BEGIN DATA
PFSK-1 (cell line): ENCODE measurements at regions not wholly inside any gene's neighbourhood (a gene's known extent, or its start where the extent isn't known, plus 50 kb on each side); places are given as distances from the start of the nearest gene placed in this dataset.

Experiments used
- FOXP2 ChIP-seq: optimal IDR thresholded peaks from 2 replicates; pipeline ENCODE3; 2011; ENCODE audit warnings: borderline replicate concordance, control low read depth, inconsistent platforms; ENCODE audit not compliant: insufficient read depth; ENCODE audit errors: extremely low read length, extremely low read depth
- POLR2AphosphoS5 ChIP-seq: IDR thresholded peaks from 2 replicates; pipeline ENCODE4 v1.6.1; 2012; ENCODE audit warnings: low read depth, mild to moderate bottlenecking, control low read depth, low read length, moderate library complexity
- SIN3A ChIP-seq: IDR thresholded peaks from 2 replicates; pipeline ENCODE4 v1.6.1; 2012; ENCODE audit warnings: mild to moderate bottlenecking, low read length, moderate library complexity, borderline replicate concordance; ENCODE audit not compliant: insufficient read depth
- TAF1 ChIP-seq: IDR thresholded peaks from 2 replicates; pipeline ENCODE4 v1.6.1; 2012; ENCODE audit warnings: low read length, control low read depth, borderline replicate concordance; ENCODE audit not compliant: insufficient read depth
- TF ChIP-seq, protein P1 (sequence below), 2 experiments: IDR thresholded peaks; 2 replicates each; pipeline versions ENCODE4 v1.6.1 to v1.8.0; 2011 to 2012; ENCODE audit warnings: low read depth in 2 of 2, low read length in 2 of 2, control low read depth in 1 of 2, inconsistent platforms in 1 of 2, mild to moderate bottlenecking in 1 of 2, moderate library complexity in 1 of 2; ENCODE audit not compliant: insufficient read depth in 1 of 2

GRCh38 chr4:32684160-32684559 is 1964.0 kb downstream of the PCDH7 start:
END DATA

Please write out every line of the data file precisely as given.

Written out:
PFSK-1 (cell line): ENCODE measurements at regions not wholly inside any gene's neighbourhood (a gene's known extent, or its start where the extent isn't known, plus 50 kb on each side); places are given as distances from the start of the nearest gene placed in this dataset.

Experiments used
- FOXP2 ChIP-seq: optimal IDR thresholded peaks from 2 replicates; pipeline ENCODE3; 2011; ENCODE audit warnings: borderline replicate concordance, control low read depth, inconsistent platforms; ENCODE audit not compliant: insufficient read depth; ENCODE audit errors: extremely low read length, extremely low read depth
- POLR2AphosphoS5 ChIP-seq: IDR thresholded peaks from 2 replicates; pipeline ENCODE4 v1.6.1; 2012; ENCODE audit warnings: low read depth, mild to moderate bottlenecking, control low read depth, low read length, moderate library complexity
- SIN3A ChIP-seq: IDR thresholded peaks from 2 replicates; pipeline ENCODE4 v1.6.1; 2012; ENCODE audit warnings: mild to moderate bottlenecking, low read length, moderate library complexity, borderline replicate concordance; ENCODE audit not compliant: insufficient read depth
- TAF1 ChIP-seq: IDR thresholded peaks from 2 replicates; pipeline ENCODE4 v1.6.1; 2012; ENCODE audit warnings: low read length, control low read depth, borderline replicate concordance; ENCODE audit not compliant: insufficient read depth
- TF ChIP-seq, protein P1 (sequence below), 2 experiments: IDR thresholded peaks; 2 replicates each; pipeline versions ENCODE4 v1.6.1 to v1.8.0; 2011 to 2012; ENCODE audit warnings: low read depth in 2 of 2, low read length in 2 of 2, control low read depth in 1 of 2, inconsistent platforms in 1 of 2, mild to moderate bottlenecking in 1 of 2, moderate library complexity in 1 of 2; ENCODE audit not compliant: insufficient read depth in 1 of 2

GRCh38 chr4:32684160-32684559 is 1964.0 kb downstream of the PCDH7 start: